Our church has been going through an Inter-regnum period in these last few months. This period in the life of a church is the time between a vicar, rector or pastor leaving a church for whatever the reason, and a new one being appointed.
A friend sent me an email the other day expressing how she had been praying for our future vicar to bring in some changes/improvements, which are in line with what God wants for us all. Since the process of appointing a new vicar for our church started, I have been asking myself many questions. One of them being: Why is it that apart from the instances when a person gets too old or too ill for the job, or someone is found to be guilty of a crime, a pastor or a vicar feel they must suddenly and abruptly, in many instances, leave a church with much unfinished business and take on the unfinished business of another church elsewhere? Why is it that in some denominations this decision is even imposed by someone in a higher role in the church hierarchy? Why is it that some genuinely and some using it as an excuse and a weak cover at that, resort to the justification of: “It is God’s will for me to go elsewhere”?
I was brought up a Catholic and although I no longer believe in denominations or any other concept which seeks to set a group of Christians above others based simply on their own interpretation of scripture or a particular set of religious practises, I have to say one of the things I liked about Catholic parishes was that whoever was the parish priest in any particular church was there for the long haul. I am talking about 30/20 years ago. I don’t know whether things have changed, but this was certainly the case when I was a child.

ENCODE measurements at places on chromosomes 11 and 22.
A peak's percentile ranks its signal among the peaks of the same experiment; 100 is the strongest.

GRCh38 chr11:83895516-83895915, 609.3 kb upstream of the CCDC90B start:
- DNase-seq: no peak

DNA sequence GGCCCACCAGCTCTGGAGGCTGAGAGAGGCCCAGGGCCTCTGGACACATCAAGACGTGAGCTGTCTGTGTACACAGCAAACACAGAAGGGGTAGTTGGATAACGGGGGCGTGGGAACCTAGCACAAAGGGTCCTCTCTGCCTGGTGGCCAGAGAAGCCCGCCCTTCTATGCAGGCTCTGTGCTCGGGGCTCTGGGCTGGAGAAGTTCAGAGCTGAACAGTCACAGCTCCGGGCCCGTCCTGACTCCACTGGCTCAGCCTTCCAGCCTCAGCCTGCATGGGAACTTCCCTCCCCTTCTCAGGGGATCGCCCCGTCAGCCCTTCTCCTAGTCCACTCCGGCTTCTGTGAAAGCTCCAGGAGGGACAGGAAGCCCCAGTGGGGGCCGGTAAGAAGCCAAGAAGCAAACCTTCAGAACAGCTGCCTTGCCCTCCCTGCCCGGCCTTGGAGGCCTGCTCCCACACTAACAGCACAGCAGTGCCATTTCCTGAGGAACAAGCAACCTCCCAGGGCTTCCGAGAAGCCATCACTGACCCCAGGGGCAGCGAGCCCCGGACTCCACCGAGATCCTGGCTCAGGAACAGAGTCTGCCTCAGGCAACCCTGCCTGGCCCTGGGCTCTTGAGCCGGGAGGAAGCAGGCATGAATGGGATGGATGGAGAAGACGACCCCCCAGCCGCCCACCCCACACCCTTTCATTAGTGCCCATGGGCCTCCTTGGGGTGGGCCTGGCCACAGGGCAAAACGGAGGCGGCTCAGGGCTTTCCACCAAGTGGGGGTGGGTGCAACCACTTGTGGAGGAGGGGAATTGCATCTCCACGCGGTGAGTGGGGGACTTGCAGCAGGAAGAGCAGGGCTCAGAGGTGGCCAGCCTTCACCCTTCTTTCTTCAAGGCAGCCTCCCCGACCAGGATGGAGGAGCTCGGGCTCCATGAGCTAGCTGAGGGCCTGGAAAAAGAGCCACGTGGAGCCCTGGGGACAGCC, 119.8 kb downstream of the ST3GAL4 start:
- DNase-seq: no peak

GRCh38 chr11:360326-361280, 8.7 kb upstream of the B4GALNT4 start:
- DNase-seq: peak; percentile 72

Church growth is not the only principle which conditions and determines the way a church functions and which ruthlessly transforms the heart of Christ into a well thought out, men controlled and business-like operated enterprise; an enterprise which leaves pastoral care at the bottom of the list in the initially cherished “Vision Statement”, which so often subtly evolves into the more business orientated “Goals and Objectives Statement”. It seems that periodically appointing a new leader to not only run but in many cases also manipulate the heart of a church, which sucks the Spirit out of it in the process, also reminds us of the workings of a multinational corporation who seeks to always look for the best next candidate for the job. My question is: If these men and women claim they were anointed, appointed and led by God in the first place to lead a particular church, why would then God consistently and periodically decide to move all these people around to pick up where someone else left off, often to actually do a worse job than the previous person? Does that sound like God’s perfect plan for his people? I think it has men’s inner wish to control and manipulate written all over it. Forgive me if I speak out of turn here. Perhaps if anyone is reading this and you know that this practice of moving priests and clergy around churches is biblically supported, you would be kind enough to send me the opportune scripture for me to ponder on and pray over. It is one thing to move around spreading the gospel, and it is quite another to fly from church to church, all of which are made up of people that in its majority already know of the gospel.